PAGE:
A new ministry at the Parish of the Holy Eucharist in Falmouth seeks to open doors for those in their community who have special needs.
“As a Church, we have this call to bring Christ to everybody and then everybody to Christ,” says Georgette Dionne, the parish’s director of lifelong faith formation. “We fulfill certain things in people’s lives.”
The Open Hearts, Open Doors ministry is intended to reach out to anyone who has a special need, whether it’s a child with a developmental disability or a senior who has a mobility issue.
“The ministry will work to integrate all members of the community to do the Lord’s work in the world,” says Georgette.
To start the ministry, the parish received a $2,250 Catholic Charities Parish Social Ministry Matthew 25 grant in 2017. Since that time, Georgette has worked to put together a team whose members have a passion for serving those with special needs.
They are people like Suzanne Brown, whose 12-year-old daughter, Payton, has Williams syndrome and autism.
“As a parent of a child with a disability, I feel it is important to put the word out there that we’re here to help, help the entire family,” says Suzanne. “It’s important to make parents feel they are welcome.”
“As a Catholic Christian community, we should follow an inclusionary model,” says Mario Pascarelli, a longtime vocational teacher, who now works as a therapeutic driving instructor, helping those with disabilities learn how to drive horses. “We should follow an inclusionary model where this population is really valued and appreciated.”
“With my experience with my son, I was embarrassed because I felt like I was being judged as a parent for something that was out of my control. So, I felt completely isolated, and I don’t want anybody to feel that way,” says Suzette Devine, whose son suffers from anxiety and obsessive-compulsive disorder. “It’s going to be a really interesting journey for all of us to figure out how to honor everybody.”
The ministry has two primary focuses: increasing awareness and understanding among parishioners and then making sure the faith community is addressing the spiritual, sacramental, environmental, and communal needs of those who have disabilities.
“Here is a mission we can all participate in, and we can all be positive about, and we can all contribute to. Just by your attitude, by your actions, and by your interactions, we can open the door really, really wide to a whole new group of people to participate in the Catholic faith more fully,” says Mario.
“We have to invite people, because they may be feeling less than others,” says Johnna White, who has worked in special education for years. “They feel like they have to explain to everybody why their child speaks out or misbehaves or needs special attention. So, it’s critical, if you’re going to have a family who is rich in their faith, that they have all the support they need. This is what this is all about.”
To reach out and assess the needs of the community, surveys were distributed, and members of the committee spoke at Masses at the parish’s four churches: Holy Martyrs of North America in Falmouth, Sacred Heart in Yarmouth, St. Gregory in Gray, and St. Jude in Freeport.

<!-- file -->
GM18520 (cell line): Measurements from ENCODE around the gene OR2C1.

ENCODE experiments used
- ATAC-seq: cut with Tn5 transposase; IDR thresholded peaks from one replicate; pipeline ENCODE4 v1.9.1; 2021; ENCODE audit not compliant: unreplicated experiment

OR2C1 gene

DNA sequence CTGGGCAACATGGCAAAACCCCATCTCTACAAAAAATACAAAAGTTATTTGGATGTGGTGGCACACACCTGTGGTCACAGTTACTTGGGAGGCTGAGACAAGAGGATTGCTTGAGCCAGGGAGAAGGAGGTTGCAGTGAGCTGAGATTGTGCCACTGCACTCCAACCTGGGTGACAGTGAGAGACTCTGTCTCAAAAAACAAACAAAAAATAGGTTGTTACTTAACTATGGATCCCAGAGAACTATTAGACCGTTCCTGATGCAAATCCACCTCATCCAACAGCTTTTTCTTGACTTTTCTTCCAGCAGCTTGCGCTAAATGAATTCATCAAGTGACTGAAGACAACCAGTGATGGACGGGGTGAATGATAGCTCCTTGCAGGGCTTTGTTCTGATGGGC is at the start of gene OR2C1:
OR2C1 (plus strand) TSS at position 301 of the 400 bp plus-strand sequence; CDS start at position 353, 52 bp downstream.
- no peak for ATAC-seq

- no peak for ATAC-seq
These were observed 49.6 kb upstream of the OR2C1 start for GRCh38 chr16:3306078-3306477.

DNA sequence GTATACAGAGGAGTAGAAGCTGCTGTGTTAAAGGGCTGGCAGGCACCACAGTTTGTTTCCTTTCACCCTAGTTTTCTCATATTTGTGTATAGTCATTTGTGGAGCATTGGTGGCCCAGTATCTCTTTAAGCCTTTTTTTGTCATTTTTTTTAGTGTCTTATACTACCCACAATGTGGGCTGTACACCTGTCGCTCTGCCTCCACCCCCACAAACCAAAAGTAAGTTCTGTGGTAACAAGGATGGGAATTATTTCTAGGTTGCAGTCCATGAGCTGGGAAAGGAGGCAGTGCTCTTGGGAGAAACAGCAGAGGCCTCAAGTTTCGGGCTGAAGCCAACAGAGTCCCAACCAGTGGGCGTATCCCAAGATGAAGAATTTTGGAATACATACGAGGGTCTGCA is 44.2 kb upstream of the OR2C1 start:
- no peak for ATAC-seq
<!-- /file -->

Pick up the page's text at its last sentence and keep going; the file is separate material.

Most of the responses they received were from seniors, many of whom expressed concerns about accessibility. The Open Hearts, Open Doors ministry will work with the parish’s Aging with Grace ministry to explore those issues.
Believing that there are parents or guardians of children with special needs whom they still need to reach, the Open Hearts, Open Doors Ministry decided to begin by forming a support group.
“Because we are a church, we fulfill a certain function which the secular world does not, and that is the function of supporting one another in faith-related matters, in our spirituality. This means that in a support group with parents and guardians, we can include prayer and reflection, social interaction, a safe place where the adults can feel that they are not alone,” says Georgette.
Georgette emphasizes the group will not be a counseling session but, rather, a chance to engage in discussions about the parents’ or guardians’ own spiritual needs as they raise their children, how the faith community can better integrate them into all aspects of parish life, and how the parish family can support them in their lifelong faith formation, as well providing formation for their children, including preparing them to receive the sacraments.
“I think it’s really important to reach out to people who may have chosen to practice their faith in a different way because they felt like they couldn’t be included in our community. Finding ways for kids who have disabilities to connect with God is so important,” says Annie Smith, a recreational therapist, who now works in the faith formation office.
“Our parish ministry group can help to direct parents and guardians to local groups and resources. I meet with a group of moms of special needs children in my town, and it is so amazing and helpful. We would love to help anyone looking for that same comfort,” says Suzanne.
If you’re interested in joining the support group, contact Suzanne at email@example.com or 732.841.5690.